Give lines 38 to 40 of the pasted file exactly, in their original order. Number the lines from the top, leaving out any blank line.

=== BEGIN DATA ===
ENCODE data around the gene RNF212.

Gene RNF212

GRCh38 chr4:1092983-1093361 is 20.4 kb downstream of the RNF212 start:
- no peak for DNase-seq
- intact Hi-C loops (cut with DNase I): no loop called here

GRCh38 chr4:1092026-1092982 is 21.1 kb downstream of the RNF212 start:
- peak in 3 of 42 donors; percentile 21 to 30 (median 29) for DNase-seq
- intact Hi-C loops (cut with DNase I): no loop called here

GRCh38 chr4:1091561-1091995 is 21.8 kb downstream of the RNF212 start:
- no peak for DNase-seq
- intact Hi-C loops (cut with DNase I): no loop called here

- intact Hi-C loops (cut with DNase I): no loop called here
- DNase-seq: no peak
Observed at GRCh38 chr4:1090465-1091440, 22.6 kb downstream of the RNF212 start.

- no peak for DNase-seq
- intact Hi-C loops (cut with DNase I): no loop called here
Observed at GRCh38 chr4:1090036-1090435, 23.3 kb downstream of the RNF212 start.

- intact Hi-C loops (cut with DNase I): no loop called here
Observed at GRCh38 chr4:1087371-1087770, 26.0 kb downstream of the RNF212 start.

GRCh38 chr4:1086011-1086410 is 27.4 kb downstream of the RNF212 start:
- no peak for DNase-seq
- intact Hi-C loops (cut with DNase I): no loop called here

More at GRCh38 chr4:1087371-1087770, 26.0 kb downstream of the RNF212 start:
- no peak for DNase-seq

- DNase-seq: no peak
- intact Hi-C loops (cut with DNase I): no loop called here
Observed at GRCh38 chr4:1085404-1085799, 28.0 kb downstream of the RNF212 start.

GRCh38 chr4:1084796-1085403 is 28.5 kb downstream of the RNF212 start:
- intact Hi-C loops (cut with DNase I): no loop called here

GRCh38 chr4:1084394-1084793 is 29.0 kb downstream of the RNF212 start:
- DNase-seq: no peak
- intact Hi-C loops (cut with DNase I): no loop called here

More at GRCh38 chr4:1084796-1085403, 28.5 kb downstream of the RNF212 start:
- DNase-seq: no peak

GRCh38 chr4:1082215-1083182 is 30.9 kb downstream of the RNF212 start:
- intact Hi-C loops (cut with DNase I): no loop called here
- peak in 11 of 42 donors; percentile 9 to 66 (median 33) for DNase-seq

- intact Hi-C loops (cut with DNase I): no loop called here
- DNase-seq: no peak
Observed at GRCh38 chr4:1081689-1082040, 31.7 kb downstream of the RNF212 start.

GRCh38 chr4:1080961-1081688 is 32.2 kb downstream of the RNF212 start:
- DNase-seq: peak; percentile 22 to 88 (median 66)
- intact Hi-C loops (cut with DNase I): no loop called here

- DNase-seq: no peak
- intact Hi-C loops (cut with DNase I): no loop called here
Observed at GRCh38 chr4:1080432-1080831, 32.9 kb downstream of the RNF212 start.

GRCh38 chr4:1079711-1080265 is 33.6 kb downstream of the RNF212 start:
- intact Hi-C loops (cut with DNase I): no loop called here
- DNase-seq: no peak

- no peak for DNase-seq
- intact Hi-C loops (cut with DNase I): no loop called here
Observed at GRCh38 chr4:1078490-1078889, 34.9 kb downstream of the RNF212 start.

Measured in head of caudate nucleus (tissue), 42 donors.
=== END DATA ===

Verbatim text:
- intact Hi-C loops (cut with DNase I): no loop called here
- DNase-seq: no peak
Observed at GRCh38 chr4:1081689-1082040, 31.7 kb downstream of the RNF212 start.